Georgia wrestlers unable to compete in home state at college level

It's tough for Rodney Potter to talk about the day he found out his wrestling career was over. Unfortunately for Potter it didn't end on the mat like it should have.

As a fifth-year senior, Potter was ready for his breakout year with the Georgia State wrestling program in the fall of 1998. Then the word came.

"The AD called us in one day and gave us the news," Potter said.

It was something no one on the team expected - the Georgia State wrestling team had just been dropped.

"When the program was dropped, we were doing so well," said Potter, now the wrestling coach at Gainesville High School. "We were the most successful program at the time. It was a shock when we were called in and found out."

Potter was a state champion at 125 pounds his junior year at North Gwinnett. His senior season, Potter went 47-0 before losing in the state finals by one point.

At Georgia State, Potter got matches on the varsity his first three years with the Panthers and was a part of the team's 1995 Eastern Regional championship team. Potter took a redshirt his fourth year at Georgia State due to competition at his weight class on his own team. His fifth year with the Panthers was supposed to be his breakout year, but that season never came.

What happened to Potter and the Georgia State wrestling team was a growing trend across the nation - colleges and universities were dropping their wrestling programs due to financial reasons and Title IX.

"There was difficulty in getting a schedule at D-I and there was a cost issue as wrestling was an expensive sport to sponsor. Travel, scholarships and operations were very costly - those were the primary reasons," said Rankin Cooter, former Director of the Graduate Program in Sports Administration at Georgia State. Cooter was also the athletic director from 1985 to 1990 before the wrestling program was removed.

"Title IX was a factor but primarily funding - wrestling is an expensive sport. Travel to out of state universities, scholarships, coaches' salaries, etc, but Title IX was a factor also."

Title IX was adopted in 1972 as an Act of Congress with its main focus to make sports equal for men and women. Which means a college or university has to have the same number of athletic scholarships for men and women.

"Title IX has been great for women's sports, but in the midst of it, sports like wrestling, men's volleyball and gymnastics have been hurt," Collins Hill wrestling coach Cliff Ramos said.

This new law put a strain on colleges and universities to find a way to abide by the law, which usually meant getting rid of a minor sport like wrestling. Since 1972, 441 wrestling programs have been discontinued and only nine have been reinstated.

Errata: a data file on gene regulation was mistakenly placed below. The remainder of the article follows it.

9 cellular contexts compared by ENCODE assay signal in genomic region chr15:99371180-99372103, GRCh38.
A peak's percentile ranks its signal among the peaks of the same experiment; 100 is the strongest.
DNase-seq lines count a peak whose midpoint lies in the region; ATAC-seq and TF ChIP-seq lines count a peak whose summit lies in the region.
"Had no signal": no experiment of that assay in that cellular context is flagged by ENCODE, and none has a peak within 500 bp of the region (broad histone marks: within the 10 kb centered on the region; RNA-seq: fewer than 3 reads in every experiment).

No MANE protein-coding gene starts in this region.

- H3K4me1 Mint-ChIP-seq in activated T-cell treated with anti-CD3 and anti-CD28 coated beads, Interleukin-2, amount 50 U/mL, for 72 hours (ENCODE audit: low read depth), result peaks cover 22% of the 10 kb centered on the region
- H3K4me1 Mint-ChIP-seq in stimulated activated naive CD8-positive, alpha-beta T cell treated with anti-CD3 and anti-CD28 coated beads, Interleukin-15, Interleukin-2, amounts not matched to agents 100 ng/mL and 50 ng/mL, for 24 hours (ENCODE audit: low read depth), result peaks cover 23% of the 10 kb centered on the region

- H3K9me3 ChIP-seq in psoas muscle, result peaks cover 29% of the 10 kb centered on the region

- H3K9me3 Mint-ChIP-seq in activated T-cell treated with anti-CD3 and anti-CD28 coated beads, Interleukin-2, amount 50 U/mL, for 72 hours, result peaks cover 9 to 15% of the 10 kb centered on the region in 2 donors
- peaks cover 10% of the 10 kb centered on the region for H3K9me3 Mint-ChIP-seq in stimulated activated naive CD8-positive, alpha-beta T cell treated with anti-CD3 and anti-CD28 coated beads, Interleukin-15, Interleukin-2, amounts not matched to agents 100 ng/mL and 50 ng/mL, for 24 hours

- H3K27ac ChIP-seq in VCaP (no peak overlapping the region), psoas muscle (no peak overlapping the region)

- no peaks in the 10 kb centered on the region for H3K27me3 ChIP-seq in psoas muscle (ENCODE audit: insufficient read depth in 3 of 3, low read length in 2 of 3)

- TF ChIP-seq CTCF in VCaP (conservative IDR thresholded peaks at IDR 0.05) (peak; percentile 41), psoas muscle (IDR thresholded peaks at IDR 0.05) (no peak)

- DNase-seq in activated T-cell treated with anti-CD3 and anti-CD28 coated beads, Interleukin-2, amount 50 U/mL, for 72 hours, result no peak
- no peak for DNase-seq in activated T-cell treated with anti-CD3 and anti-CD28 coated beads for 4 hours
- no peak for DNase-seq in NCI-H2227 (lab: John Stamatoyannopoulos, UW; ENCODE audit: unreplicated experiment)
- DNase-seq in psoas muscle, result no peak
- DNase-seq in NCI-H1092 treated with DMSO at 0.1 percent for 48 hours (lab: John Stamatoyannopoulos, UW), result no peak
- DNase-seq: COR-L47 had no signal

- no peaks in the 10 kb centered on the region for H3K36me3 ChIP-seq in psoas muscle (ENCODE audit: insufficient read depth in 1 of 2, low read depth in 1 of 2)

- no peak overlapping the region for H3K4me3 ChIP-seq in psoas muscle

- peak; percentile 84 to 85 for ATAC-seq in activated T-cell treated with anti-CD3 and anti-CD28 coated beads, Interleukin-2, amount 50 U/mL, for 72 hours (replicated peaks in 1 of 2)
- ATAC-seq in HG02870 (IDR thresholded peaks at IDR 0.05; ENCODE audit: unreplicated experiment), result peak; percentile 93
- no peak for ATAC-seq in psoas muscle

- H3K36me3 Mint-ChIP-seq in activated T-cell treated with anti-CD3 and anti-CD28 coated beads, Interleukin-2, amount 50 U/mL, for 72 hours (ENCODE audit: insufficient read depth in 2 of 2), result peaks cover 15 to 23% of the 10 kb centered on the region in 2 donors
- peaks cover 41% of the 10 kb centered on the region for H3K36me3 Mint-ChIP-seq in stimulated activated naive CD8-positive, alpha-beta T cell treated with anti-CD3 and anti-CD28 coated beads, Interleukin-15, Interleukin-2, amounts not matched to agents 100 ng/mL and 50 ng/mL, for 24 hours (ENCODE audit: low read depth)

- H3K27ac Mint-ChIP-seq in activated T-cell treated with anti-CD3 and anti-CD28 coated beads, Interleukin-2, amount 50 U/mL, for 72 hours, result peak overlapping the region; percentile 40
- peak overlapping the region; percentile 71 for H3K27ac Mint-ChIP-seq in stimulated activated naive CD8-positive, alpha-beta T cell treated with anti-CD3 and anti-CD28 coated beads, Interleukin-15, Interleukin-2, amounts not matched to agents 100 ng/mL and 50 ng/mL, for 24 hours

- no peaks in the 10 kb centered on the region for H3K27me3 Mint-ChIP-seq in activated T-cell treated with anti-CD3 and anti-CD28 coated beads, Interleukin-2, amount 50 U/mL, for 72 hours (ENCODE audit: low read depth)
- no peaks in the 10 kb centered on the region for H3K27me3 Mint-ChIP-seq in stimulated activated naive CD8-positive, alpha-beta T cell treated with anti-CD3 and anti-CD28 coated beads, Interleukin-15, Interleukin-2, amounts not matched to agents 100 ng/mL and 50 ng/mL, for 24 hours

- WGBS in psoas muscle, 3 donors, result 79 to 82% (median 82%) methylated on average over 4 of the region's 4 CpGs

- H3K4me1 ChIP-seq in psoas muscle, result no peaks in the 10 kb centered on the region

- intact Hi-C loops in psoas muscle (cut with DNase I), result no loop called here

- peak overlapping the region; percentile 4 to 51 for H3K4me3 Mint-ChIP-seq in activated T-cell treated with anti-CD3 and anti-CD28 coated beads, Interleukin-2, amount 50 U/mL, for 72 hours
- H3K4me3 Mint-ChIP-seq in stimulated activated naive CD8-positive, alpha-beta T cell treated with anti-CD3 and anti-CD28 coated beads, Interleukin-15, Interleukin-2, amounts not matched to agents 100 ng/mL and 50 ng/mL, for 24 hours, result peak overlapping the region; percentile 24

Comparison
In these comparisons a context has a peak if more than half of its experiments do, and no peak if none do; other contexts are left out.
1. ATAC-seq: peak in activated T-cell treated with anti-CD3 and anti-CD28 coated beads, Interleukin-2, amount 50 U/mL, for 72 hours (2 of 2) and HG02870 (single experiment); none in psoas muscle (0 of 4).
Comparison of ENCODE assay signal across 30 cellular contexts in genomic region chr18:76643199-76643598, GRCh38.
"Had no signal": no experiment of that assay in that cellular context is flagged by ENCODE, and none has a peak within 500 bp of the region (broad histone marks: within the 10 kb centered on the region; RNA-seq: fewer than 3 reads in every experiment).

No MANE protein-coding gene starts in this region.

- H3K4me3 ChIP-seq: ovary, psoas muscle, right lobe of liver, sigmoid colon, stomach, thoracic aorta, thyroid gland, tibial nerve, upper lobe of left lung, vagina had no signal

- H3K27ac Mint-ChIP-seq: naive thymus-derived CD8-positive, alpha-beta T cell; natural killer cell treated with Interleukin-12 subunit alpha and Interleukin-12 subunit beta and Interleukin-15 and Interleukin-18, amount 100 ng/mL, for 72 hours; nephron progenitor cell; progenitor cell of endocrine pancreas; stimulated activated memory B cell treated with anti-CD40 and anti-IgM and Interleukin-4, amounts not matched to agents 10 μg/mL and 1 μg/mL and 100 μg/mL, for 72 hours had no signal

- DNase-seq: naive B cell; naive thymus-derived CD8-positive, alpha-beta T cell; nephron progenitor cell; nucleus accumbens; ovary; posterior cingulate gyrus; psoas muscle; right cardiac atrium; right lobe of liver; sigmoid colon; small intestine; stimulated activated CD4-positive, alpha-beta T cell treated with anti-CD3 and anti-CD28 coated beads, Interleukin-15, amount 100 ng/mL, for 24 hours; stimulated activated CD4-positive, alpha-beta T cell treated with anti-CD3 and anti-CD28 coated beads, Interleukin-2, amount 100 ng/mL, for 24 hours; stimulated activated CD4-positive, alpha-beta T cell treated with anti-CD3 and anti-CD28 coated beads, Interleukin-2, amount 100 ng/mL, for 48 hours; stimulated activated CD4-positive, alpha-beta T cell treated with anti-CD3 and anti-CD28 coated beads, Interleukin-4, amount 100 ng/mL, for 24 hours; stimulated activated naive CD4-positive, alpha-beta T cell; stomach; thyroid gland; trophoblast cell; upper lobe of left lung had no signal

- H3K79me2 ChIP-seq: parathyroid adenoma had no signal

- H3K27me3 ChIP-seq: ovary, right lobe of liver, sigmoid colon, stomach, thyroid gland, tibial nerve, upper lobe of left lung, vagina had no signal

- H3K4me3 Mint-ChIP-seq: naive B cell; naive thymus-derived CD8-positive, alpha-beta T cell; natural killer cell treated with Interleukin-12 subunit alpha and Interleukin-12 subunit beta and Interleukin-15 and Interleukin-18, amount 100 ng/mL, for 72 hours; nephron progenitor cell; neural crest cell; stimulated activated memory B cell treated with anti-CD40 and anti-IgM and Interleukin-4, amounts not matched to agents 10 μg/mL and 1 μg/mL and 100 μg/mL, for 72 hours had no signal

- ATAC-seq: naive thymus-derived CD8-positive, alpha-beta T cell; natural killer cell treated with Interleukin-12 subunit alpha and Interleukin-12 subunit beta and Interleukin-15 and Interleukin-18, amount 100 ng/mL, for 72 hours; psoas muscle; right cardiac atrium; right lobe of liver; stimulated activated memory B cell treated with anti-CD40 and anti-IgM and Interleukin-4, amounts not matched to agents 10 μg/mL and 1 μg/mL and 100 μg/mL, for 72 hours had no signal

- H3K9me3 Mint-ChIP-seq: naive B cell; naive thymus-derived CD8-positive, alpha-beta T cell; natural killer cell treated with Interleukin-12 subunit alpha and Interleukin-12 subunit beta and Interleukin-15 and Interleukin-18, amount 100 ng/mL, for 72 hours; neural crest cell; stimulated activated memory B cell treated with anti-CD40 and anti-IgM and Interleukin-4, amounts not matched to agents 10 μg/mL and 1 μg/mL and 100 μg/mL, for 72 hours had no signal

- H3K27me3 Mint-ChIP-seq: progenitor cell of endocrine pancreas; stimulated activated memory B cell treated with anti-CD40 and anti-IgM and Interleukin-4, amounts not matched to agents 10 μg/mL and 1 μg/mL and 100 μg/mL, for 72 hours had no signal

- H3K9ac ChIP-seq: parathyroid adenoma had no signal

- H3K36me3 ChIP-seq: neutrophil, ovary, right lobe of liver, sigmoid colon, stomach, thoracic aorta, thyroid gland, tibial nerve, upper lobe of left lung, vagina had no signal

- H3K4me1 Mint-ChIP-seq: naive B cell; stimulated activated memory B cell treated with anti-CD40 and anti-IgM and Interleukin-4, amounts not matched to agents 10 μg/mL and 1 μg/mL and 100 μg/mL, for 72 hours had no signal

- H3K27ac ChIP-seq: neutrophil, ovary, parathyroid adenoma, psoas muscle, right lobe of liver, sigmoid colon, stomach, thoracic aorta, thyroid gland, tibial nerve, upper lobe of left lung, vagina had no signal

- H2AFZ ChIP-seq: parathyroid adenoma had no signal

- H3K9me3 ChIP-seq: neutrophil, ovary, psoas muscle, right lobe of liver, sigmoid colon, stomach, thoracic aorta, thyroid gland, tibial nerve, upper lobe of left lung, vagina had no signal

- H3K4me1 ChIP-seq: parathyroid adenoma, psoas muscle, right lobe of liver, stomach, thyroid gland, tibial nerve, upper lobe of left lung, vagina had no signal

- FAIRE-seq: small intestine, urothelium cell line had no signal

"Title IX killed the program," said Meadowcreek graduate Mike Bowbliss, who was a state runner-up in 1993 and wrestled one year at Georgia State. "Women have to have the same number of sports and Georgia State didn't have it. Georgia State didn't have enough, so wrestling was the first to go."

Four wrestling programs have been discontinued in the state of Georgia. The University of Georgia, Georgia Tech, Southern Tech and Georgia State have all lost wrestling programs.

Without a wrestling program in Georgia, each year it forces high school seniors who have devoted years on the mat to either give up the sport to attend a school in Georgia or to find a way to go out of state and wrestle.

Dustin Kawa was a three-time state champion at Shiloh and the state's first high school national champion in 1999. But despite all of his success, when it came time for Kawa to find a place to wrestle in college it was very difficult.

"Oh yeah, it was really tough," said Kawa, who wrestled at North Carolina State. "The Citadel and University of Tennessee-Chattanooga are the two closest programs. If you don't want to go to a military school then you really have only one choice. You're pretty much limited to where you can go."

There's now a group of parents, coaches and heads of organizations such as USA Wrestling that want to make it so a wrestler no longer has to go out of state to wrestle in


The Georgia Intercollegiate Wrestling Coalition was formed in the fall of 2005 with its focus to begin a grassroots campaign to educate colleges and universities about the sport in an effort to get a school to bring wrestling back to the Peach State.